I even had a hilariously miserable and desperate text message exchange with Katie B where I basically asked her to come over and peel me off the floor and wipe away my tears and spank my disobedient machine. Yeah, she didn’t come. But she did make me laugh by comparing me to Martha. I suggested that perhaps I was Martha’s uncoordinated lesser known sister (who I dubbed Bertha) and by the end of the little iPhone fest Katie had me smiling. Gotta hand it to that girl for providing some much needed comic relief when you’re dealing with this sort of ugliness:

The actual issue was that I was having all sorts of tension problems (broken needles, loopy tangled underside stitches, etc) and then after two nights of despair and at least five solid hours of sheer misery I realized that I was using an unsanctioned bobbin. Seriously. After five hundred attempts at rethreading the needle and rereading the manual and googling around for ideas and texting my poor friends (who all had better things to do than listen to me whine I’m sure) it was my stupid one tenth of an inch too tall bobbin that was sabotaging me. But at least I got the root of the issue, which ended up being hilariously easy to fix (hilarious in that you-laugh-but-kind-of-cry-at-the-same-time-because-it’s-so-pathetic-and-embarrassing way).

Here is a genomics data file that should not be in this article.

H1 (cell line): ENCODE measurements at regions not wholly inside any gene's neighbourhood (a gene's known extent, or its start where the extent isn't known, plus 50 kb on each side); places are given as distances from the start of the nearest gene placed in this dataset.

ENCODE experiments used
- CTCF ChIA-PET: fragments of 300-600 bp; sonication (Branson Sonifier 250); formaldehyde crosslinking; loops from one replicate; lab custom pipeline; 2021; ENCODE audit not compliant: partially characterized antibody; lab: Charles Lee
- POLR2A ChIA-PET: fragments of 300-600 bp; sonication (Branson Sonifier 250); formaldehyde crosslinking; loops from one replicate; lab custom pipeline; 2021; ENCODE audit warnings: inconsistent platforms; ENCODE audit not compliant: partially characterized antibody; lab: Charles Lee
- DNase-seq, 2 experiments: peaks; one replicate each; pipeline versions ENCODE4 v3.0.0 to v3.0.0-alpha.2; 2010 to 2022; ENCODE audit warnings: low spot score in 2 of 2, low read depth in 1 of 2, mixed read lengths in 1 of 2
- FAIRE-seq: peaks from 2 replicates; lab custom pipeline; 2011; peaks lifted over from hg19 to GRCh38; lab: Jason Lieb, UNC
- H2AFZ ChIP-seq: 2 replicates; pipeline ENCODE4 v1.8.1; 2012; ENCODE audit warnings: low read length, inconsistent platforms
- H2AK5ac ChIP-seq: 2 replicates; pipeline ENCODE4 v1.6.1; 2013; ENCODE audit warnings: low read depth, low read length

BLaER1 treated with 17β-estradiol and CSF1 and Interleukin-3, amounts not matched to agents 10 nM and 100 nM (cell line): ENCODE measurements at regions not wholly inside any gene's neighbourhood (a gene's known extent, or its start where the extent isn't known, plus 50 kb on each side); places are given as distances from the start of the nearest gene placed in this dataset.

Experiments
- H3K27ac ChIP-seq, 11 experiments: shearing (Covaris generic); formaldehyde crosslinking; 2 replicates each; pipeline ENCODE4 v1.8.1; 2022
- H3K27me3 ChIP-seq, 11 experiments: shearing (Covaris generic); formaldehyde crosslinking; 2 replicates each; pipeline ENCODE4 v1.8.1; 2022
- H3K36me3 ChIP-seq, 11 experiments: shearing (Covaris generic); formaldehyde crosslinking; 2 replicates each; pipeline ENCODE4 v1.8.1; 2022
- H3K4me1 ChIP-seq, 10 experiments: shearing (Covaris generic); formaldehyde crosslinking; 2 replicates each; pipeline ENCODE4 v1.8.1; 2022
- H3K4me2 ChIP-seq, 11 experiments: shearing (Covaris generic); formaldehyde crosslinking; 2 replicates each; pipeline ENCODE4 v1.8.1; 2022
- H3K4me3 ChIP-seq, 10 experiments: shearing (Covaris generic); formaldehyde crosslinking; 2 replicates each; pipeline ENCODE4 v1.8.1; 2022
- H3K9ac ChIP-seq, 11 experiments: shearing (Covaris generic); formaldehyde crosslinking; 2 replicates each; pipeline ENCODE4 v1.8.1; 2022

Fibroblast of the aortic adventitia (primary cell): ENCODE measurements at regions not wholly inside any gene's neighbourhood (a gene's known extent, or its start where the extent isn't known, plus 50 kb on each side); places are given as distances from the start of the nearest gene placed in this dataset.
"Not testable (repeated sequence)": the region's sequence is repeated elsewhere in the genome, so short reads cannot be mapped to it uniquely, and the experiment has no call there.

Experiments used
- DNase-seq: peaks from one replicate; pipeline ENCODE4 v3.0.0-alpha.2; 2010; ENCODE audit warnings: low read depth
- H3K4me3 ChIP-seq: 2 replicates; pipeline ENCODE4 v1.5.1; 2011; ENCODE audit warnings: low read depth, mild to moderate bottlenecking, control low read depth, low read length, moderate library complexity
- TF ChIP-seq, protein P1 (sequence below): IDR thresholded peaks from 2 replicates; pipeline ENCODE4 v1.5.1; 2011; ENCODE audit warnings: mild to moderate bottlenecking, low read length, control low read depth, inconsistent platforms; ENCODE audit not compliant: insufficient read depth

But at least at that lowest ever point in my sewing career I figured it could only get better from there. So I kept on keeping on. Slowly but surely I’m getting to know “Oh Brother” (my sarcastically pessimistic nickname for the sewing machine slash bane of my existence) and I’ve actually made some decent progress in the world of novice sewing. For example, I made this little fabric flag banner for the bean’s big one year birthday par-tay using small triangles that I cut out of various weekly fabrics.

I’m not going to say that it was easy. It was harder and more annoying than The Situation’s abs. In fact, I refer to the debacle that was me attempting to sew that fabric banner as “The Real Situation.”